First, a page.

Jason really, really wanted to say ‘If you meet someone new that meeting is going to be the first time. You don’t need both, just one so you might say, It’s always sort of strange meeting new people.’ But he didn’t say anything. It would have embarrassed Darryl and Thea would be on his case about it tonight. Instead he asked, “What would you like to do when you finish school?”
Darryl seemed to light up. “Computers. I love working with computers and cellphones. I’ve learned how to write apps for Android phones. Would you like to see the latest one I’ve written?”
“Sure,” Ron replied.
Darryl pulled out his cell and showed his app, stepping through the features as he talked about them.
“It lets you organize your pix by looking at them and clicking a key on this numeric keypad. It lets you define nine different groups, one for each key one through nine. The zero key ungroups a photo. They aren’t actually moved, I build a database and my app stores the location of each pic. You can even group a pic right after you take it. The app mostly runs in the background, and when you want a slideshow or want to download some pix you just touch the app’s icon.”
“That is so cool, Darryl. I’m impressed,” Jason told him, and smiled at the kid.
“Me too,” Ron added. “Great app. I’d like to get it for my cell. It’s an Android, a Samsung Galaxy 2.”
Jason chuckled. Darryl was smiling and blushing at the same time.
“Thanks guys. It’s not on the Android Market yet, so Thea can show you how to download it from my server.”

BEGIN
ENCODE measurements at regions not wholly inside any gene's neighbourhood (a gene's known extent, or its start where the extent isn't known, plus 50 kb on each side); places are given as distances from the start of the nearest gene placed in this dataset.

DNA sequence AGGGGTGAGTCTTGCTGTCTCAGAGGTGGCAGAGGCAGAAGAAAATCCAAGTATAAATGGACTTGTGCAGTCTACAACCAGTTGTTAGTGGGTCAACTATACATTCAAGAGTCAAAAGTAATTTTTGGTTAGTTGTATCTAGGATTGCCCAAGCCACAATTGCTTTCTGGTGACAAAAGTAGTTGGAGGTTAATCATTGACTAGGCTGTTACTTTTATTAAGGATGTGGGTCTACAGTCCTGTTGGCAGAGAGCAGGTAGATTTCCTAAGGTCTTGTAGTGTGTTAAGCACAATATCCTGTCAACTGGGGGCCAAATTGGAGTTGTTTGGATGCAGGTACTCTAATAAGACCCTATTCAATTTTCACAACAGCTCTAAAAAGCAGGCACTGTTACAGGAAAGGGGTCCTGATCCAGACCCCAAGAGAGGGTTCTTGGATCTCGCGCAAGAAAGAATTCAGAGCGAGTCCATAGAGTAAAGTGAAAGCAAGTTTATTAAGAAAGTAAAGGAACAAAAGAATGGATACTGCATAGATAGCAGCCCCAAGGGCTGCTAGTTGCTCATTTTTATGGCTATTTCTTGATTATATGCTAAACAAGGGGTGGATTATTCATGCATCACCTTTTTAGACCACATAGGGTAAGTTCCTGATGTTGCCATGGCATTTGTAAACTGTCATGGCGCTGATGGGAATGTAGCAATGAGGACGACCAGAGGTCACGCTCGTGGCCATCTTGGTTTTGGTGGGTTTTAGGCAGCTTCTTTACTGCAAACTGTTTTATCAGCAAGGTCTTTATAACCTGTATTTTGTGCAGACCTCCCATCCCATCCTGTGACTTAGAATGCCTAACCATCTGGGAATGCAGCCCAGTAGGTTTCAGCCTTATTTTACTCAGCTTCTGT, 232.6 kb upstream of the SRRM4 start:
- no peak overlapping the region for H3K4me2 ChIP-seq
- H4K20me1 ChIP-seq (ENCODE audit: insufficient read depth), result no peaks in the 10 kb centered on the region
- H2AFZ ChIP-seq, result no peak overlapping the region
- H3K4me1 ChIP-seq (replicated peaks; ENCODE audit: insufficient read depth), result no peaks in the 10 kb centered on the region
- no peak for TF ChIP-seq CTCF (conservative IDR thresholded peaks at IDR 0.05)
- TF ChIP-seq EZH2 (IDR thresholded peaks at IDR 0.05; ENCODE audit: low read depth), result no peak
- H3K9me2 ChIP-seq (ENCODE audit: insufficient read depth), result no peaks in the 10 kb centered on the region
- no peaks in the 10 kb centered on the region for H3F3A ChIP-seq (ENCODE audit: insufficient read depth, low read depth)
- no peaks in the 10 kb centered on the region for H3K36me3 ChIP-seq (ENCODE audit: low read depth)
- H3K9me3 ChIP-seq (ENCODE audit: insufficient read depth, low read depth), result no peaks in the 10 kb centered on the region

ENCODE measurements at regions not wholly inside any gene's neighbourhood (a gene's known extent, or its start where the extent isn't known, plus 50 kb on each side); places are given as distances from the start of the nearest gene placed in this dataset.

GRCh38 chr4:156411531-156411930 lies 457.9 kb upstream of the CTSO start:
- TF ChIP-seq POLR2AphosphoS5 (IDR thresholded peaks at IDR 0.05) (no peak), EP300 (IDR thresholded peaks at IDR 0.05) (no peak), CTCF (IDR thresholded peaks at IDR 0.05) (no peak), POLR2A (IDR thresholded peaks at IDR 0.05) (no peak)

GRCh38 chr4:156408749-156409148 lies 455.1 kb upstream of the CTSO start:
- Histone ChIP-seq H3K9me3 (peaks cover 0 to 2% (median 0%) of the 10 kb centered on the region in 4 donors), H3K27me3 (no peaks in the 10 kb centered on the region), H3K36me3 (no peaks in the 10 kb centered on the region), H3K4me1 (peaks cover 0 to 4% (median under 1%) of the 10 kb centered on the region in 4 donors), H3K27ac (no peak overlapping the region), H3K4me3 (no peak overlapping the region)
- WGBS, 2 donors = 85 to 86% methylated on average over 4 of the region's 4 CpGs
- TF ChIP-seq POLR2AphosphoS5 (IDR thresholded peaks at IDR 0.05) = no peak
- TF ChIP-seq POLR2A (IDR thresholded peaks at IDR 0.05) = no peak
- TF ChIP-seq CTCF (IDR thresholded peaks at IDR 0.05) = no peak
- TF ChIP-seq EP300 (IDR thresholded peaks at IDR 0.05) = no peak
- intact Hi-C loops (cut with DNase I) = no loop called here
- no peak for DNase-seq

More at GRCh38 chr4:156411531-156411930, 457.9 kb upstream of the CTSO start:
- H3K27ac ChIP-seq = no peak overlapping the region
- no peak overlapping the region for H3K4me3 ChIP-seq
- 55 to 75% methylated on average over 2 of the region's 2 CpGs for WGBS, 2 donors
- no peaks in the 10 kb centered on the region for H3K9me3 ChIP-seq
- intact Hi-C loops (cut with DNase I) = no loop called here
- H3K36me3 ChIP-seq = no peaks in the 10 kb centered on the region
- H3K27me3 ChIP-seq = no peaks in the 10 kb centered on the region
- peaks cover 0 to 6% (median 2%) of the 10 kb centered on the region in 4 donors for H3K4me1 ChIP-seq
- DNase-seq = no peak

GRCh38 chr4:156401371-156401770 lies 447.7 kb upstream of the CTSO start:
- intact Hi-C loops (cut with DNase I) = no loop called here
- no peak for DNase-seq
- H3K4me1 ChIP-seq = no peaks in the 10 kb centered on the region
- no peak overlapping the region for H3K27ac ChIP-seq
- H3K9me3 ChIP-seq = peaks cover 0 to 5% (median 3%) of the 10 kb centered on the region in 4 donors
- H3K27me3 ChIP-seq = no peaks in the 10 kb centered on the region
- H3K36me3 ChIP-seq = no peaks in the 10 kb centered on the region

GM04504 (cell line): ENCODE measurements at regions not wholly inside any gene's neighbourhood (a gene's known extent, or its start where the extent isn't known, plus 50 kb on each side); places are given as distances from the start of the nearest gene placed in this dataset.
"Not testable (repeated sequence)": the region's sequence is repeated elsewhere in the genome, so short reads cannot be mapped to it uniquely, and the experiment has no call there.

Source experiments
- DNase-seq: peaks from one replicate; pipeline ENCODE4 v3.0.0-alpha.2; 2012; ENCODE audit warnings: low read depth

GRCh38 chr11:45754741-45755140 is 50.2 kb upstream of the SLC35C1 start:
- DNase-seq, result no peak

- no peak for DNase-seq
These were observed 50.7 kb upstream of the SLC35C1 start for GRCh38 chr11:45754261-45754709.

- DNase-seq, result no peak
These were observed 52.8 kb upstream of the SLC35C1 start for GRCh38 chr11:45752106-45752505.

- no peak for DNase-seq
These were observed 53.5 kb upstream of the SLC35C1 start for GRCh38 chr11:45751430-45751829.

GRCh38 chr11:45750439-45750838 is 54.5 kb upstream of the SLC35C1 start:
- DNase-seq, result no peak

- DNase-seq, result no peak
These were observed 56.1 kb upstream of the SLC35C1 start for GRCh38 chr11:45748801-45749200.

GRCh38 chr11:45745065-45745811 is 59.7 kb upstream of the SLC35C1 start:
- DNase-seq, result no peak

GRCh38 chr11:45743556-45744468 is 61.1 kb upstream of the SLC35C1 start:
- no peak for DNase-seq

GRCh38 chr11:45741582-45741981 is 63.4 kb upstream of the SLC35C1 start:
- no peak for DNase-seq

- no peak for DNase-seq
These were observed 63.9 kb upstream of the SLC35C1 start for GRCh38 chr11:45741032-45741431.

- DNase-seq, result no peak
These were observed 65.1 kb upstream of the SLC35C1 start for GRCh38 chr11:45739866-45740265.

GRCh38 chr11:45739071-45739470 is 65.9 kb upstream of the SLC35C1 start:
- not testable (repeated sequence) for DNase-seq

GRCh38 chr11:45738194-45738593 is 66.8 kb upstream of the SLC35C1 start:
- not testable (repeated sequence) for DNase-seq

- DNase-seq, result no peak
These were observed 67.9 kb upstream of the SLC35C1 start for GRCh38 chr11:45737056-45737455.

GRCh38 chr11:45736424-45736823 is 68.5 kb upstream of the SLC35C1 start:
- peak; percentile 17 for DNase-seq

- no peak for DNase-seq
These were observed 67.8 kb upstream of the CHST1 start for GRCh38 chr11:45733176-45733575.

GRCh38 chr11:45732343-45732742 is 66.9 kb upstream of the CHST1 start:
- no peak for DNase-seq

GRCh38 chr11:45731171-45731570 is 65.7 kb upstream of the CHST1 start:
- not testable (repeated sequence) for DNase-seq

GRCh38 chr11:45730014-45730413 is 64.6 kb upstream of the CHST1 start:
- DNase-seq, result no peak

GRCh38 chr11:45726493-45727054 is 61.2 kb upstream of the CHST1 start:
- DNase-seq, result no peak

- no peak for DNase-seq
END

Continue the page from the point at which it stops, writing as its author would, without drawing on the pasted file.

“You have a server?” Ron asked.
“Yeah. My dad’s a software developer for Adobe. He’s got me set up with my own server, desktop, and laptop.”
“That’s even cooler. I’m jealous, Darryl.”
“Thanks. I gotta get home. We’re going to the Hillcrest basketball game tonight. My brother Doug is on the team.”
“Now I recognize the name,” Ron said. “Doug Lin. He plays guard and forward, right?”
“Yeah.” Darryl grinned. “Are you guys going to the game?”
“Yeah, all of us except Thea. She hates basketball.”
“I know. She told me. Tomorrow I’m going to tell Doug about her idea for getting rid of foul shooting. I think it sounds great. Then basketball will be more like hockey. That’s my favorite game. Hockey.”
“Do you play?”
“Yeah. We lived in Calgary, that’s in the Province of Alberta in Canada, and I played on a youth hockey league team. It’s fun! Hey, I really gotta get home. See you guys tonight!”
After Darryl left Jason looked at his little sister. “Well, Thea, I think you’ve made a good catch there. Darryl is a nice guy. You’re lucky.”
Thea beamed. “Thanks. I like him a lot. He’s a lot of fun.”
They arrived at Ron’s house and said their goodbyes, then continued two blocks to their house.
Jason’s Mom smiled as they walked into the kitchen. “Hi, guys. How was school today?”
“Well,” Jason told her, “I have a ton of geometry homework. And more Spanish translations. And I have my photo shoot to do tomorrow. I have to write a short story that’s exactly 100 words long, it’s called a Drabble. I have to read a new chapter in my World History book and write essay answers to five questions at the end of the chapter. And how are you, Mom?”
“Not nearly as busy as you are, Jason. Remember you’re going to Rocco’s for pizza, so get to your homework, and at five thirty get washed up and come down. Your dad is going to leave at five forty-five. Okay?”
“Oh, did you want a snack?”
“No, I’m not hungry. Maybe a glass of orange juice?”
“Sure. This is a self-serve kitchen, so help yourself.” Betty grinned at her son.
Jason took his orange juice up to his room and started in on his Geometry problems. They weren’t hard, but there were forty of them, all due third period on Monday.
Once he got engrossed in working on his geometry problems Jason lost track of time. He finally came back to the present when he felt Jen poking him in the arm.
“Jase, we’re leaving in five minutes. Get your butt off that chair and get downstairs.”
“Shit!” he said under his breath. But Jen heard it. “Don’t swear!” She laughed as she went downstairs. Jason got up, grabbed his sweater, and followed his sister.